David & Goliath

David & Goliath – Malcolm Gladwell

We all know the story of David & Goliath – the giant soldier felled by the lowly shepherd, proving that underdogs shouldn’t be underestimated. What if we’ve got that story the wrong way round though, what if David wasn’t in fact such an underdog? This is one of the questions posed by Malcolm Gladwell in his latest book, as he challenges the reader to consider whether our perception of what makes an underdog, or what constitutes a disadvantage, is actually correct. In the case of David the shepherd, could it be that he was in fact ideally suited to fighting Goliath on his own terms, and that the soldier was doomed the moment the lowly shepherd stepped up?

To help answer these questions, Gladwell gives us a number of case studies looking at a range of people from a family living through the Troubles in Northern Ireland to a headstrong doctor working to find a cure for Leukemia and a girl whose choice of school had a huge impact on the rest of her life. Throughout all of these we’re asked to consider how we would react to the circumstances in question, then guided through the implications of the decisions we might make. What all of these people have in common is that they have experienced something which goes against our natural assumptions regarding what is good or bad, or what is positive or negative. Not all of them have come away stronger, but there are positives to be taken from each and every one. The ways in which they reverse the assumed order are fascinating in their own right, and as stories of real people in real situations these are powerful, emotional and thought-provoking.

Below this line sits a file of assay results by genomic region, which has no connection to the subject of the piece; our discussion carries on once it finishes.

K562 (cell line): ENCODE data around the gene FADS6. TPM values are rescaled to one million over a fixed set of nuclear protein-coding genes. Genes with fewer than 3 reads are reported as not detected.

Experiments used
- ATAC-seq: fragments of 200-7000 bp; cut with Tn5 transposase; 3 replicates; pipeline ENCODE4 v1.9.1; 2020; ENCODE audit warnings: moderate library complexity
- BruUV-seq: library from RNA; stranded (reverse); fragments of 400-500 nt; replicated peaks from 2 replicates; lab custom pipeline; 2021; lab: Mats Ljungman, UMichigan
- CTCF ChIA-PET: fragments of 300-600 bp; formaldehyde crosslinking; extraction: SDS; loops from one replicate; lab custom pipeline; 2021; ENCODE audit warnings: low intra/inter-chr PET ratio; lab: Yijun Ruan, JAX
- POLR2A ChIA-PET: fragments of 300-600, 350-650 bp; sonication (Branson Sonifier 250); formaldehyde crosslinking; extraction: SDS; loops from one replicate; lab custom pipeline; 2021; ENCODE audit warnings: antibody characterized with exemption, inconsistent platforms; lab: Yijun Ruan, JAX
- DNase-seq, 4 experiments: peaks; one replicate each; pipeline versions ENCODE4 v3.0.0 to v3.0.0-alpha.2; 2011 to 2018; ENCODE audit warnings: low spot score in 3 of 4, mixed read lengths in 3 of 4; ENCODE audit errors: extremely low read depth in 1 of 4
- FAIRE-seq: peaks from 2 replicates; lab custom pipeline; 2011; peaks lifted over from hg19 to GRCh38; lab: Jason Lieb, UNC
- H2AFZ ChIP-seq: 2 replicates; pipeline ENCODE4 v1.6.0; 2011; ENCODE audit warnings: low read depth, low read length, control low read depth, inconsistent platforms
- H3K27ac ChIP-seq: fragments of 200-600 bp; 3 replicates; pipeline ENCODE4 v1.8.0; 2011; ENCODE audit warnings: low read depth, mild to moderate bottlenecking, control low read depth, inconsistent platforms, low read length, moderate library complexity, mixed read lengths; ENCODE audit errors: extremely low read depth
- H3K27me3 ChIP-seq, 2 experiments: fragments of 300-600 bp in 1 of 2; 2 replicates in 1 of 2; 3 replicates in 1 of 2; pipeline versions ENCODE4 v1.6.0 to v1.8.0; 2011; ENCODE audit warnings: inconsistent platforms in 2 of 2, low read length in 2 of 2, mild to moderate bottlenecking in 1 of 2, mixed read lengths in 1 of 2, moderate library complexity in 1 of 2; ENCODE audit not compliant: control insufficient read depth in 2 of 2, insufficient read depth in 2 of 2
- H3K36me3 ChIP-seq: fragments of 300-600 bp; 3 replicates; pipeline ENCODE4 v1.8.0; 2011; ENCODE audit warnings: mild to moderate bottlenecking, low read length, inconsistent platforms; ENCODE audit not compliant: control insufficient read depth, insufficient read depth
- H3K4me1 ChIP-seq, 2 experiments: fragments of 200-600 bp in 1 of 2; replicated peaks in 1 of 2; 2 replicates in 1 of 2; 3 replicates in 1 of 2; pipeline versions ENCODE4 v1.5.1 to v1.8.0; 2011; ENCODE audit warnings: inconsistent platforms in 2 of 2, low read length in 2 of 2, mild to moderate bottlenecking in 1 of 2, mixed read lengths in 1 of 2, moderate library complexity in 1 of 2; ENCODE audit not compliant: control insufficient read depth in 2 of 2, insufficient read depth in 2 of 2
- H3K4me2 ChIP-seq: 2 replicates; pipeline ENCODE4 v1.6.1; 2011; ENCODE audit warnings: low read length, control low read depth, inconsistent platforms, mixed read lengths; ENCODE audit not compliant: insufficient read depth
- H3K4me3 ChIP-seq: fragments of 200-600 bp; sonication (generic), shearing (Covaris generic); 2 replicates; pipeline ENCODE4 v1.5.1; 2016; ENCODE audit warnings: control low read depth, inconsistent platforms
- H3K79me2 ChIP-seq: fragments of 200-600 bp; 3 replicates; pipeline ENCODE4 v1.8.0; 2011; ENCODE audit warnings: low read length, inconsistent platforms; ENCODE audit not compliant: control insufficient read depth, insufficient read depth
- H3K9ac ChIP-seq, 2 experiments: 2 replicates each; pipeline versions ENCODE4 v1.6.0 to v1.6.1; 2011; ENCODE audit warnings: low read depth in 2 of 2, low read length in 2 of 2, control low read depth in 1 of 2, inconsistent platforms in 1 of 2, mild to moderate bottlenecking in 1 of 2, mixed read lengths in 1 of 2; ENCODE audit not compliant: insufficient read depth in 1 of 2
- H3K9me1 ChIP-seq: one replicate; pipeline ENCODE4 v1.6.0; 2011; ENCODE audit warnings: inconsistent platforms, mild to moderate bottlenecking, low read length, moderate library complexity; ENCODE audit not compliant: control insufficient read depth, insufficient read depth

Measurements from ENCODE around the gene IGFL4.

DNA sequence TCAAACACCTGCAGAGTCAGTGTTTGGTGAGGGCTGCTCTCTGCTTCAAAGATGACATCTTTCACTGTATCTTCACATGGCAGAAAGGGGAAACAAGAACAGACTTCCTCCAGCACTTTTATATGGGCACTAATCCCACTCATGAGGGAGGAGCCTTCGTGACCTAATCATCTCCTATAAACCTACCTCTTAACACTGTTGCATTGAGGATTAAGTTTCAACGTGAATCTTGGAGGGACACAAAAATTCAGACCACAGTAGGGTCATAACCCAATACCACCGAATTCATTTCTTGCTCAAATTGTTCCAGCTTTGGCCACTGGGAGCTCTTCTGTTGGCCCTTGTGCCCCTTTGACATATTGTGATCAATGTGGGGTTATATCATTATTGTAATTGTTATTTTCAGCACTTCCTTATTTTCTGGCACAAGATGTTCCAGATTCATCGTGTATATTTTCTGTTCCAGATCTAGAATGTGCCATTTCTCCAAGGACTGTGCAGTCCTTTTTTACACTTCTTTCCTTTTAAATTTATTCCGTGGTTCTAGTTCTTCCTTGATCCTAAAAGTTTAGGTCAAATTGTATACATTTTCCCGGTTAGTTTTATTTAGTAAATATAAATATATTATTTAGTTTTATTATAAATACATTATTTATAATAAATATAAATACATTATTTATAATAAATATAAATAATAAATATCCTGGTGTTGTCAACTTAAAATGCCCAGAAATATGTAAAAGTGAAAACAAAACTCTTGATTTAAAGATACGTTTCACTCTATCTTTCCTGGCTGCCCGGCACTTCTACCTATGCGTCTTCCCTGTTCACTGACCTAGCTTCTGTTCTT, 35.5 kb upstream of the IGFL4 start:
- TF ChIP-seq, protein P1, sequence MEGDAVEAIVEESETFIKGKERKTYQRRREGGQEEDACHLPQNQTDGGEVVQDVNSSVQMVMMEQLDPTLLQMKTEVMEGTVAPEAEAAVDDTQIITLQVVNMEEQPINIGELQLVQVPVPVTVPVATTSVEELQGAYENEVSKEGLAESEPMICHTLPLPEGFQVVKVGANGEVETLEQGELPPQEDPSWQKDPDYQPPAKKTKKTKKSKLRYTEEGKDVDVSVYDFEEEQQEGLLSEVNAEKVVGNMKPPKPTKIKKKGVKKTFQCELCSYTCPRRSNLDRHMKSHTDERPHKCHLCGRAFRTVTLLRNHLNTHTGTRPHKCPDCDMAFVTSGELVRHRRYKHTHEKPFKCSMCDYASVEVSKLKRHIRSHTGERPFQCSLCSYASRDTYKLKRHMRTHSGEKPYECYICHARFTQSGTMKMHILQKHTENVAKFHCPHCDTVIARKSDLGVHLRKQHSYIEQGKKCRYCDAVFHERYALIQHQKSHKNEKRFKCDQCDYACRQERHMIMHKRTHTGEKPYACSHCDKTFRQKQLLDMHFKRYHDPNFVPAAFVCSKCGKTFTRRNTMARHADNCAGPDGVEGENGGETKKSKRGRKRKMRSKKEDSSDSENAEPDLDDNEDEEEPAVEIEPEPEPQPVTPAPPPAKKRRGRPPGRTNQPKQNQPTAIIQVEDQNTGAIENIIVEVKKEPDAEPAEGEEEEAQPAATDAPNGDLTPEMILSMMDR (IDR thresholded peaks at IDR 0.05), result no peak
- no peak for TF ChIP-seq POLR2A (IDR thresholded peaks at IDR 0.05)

The point Gladwell is making is that it isn’t always better to have more. Being bigger, stronger, faster, more privileged, more successful…these are generally assumed to be desirable, while weakness, illness, deprivation, these are considered undesirable. Sure, nobody’s going to want to suffer from an illness or live through a war, but sometimes hardships can generate amazing reactions. Apply that principle to everyday life and you reach the conclusion that making the obvious choice isn’t always a wise move, and that what we might otherwise perceive as weaknesses or disadvantages can, under the right circumstances, become our greatest strengths. If nothing else, this is a keen reminder to keep an open, enquiring mind and wherever possible to question the commonly-held assumptions that we all make.

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